Egypt: Mohammed Morsi’s Death Sentence Upheld | Independent Newspapers Limited
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Egypt: Mohammed Morsi’s Death Sentence Upheld

Posted: Jun 17, 2015 at 9:17 am   /   by   /   comments (0)

Egypt’s former president Mohammed Morsi has been sentenced to 25 years in jail for espionage, and has had a separate death sentence upheld by a court.

The ousted leader’s death sentence over a 2011 jailbreak, which was handed down last month, was confirmed by Judge Shaaban al Shami shortly after the verdict on the spying charges.

Morsi and his fellow defendants were convicted of killing and kidnapping policemen, attacking police facilities and breaking out of jail during the uprising against then-president Hosni Mubarak.

Meanwhile, a senior member of the Muslim Brotherhood said the trial of the Egypt’s former president on Tuesday, had “fallen below all international standards.”

“This verdict is a nail in the coffin of democracy in Egypt,” Yahya Hamid, a former minister in Morsi’s cabinet and head of international relations for the Brotherhood, told a news conference in Istanbul.

Morsi became Egypt’s first freely-elected leader in June 2012 but was overthrown by the army a year later following mass protests.

He is currently serving a 20-year sentence following his conviction on April 21 on charges linked to the killing of protesters outside a Cairo presidential palace in December 2012.

The general guide of the Muslim Brotherhood, Mohamed Badie, was also given the same sentence as Morsi in the espionage case, which related to conspiring with foreign groups.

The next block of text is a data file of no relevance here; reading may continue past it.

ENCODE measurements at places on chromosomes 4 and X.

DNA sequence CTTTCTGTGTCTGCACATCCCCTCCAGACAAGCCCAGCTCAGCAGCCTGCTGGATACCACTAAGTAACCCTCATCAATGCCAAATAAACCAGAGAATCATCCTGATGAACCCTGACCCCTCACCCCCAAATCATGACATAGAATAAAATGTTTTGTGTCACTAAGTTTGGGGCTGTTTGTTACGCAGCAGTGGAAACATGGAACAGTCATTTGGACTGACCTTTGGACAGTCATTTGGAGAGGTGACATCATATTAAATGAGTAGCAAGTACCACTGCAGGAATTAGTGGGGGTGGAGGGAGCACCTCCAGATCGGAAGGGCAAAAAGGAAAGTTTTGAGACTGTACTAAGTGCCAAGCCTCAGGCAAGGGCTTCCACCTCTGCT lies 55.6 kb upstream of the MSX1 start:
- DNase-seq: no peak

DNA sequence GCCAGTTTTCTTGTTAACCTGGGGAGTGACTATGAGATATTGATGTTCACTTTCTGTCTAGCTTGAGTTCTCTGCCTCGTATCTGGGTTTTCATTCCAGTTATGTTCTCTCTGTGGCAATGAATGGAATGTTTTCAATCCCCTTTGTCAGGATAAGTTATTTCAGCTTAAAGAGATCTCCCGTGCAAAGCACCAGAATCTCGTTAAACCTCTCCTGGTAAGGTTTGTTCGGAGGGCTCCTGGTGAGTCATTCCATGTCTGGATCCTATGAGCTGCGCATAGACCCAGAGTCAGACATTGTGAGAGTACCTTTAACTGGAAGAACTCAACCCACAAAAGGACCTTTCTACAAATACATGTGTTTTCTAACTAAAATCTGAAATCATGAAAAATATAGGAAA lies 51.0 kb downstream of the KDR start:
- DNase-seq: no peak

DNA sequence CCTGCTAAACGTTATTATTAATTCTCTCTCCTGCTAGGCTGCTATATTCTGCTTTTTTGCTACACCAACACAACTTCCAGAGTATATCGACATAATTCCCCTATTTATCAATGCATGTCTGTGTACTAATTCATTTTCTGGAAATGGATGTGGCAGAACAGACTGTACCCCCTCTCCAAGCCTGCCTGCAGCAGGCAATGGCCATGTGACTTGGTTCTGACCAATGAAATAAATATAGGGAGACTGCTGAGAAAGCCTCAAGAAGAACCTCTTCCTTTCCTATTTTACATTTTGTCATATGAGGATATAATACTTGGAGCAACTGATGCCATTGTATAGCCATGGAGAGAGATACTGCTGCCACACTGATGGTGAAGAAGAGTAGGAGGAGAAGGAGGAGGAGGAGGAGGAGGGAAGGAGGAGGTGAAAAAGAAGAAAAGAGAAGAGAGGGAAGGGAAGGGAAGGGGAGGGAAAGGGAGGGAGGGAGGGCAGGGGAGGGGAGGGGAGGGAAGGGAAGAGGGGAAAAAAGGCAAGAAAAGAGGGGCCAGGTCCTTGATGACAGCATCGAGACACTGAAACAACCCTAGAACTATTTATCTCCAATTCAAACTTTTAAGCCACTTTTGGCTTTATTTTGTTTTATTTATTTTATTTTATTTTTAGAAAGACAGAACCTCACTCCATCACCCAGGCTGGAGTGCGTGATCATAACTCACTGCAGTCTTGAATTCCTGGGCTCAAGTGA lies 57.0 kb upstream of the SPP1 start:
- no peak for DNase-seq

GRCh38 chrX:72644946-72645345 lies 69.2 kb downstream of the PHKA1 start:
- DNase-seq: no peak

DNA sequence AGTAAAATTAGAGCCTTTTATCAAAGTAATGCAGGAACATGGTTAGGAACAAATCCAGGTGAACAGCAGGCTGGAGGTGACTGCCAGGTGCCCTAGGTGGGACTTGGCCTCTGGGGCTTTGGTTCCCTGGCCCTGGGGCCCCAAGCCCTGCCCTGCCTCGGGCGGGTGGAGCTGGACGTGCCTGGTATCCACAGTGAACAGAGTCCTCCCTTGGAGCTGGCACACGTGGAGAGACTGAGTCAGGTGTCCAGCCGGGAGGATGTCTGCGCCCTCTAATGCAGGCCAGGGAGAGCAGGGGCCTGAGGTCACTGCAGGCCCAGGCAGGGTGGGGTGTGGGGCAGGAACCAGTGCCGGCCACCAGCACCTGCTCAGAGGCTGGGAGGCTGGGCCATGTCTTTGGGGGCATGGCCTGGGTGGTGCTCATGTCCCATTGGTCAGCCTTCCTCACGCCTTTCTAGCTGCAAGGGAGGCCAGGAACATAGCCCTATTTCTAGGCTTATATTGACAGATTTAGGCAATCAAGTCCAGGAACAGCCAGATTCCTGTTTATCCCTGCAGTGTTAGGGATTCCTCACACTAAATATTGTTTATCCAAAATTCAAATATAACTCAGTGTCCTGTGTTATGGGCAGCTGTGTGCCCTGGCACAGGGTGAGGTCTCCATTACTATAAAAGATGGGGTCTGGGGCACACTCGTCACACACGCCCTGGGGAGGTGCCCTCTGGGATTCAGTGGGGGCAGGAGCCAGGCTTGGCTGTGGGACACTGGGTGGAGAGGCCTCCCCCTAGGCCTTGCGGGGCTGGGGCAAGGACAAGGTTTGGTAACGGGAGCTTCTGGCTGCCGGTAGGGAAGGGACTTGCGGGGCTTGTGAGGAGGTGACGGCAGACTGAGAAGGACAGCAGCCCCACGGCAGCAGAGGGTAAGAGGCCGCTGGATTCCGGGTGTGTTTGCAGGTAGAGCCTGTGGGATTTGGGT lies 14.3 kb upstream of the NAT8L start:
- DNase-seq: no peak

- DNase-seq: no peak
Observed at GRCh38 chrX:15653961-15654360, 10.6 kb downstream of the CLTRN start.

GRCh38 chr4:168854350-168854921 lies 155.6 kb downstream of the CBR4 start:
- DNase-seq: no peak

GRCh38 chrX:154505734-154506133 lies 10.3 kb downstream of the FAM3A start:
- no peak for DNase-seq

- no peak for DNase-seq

These included Palestinian Islamist group Hamas, Lebanese militant group Hezbollah and Iran.

In total, 17 people have been given life sentences, including senior Brotherhood figures Essam el-Erian and Saad el-Katatni.

Muslim Brotherhood leader Khairat el Shater and two others were sentenced to death, while death sentences were handed to 13 other defendants in absentia.

All 35 defendants were convicted of spying on behalf of the Muslim Brotherhood’s international organisation and Hamas from 2005 to August 2013 “with the aim of perpetrating terror attacks in the country in order to spread chaos and topple the state.”

Former army chief Abdel Fattah al Sisi, who is now president, claims the Muslim Brotherhood poses a grave threat to the country’s national security.

The group maintains it is committed to peaceful activism.

Since Morsi was ousted, the authorities have cracked down heavily on his supporters, leaving at least 1,400 people dead and more than 40,000 in custody, according to Human Rights Watch.

Hundreds have been sentenced to death in speedy mass trials, described by the UN as “unprecedented in recent history.”

The crackdown has also included secular and left-wing activists, who spearheaded the 2011 uprising that deposed President Mubarak.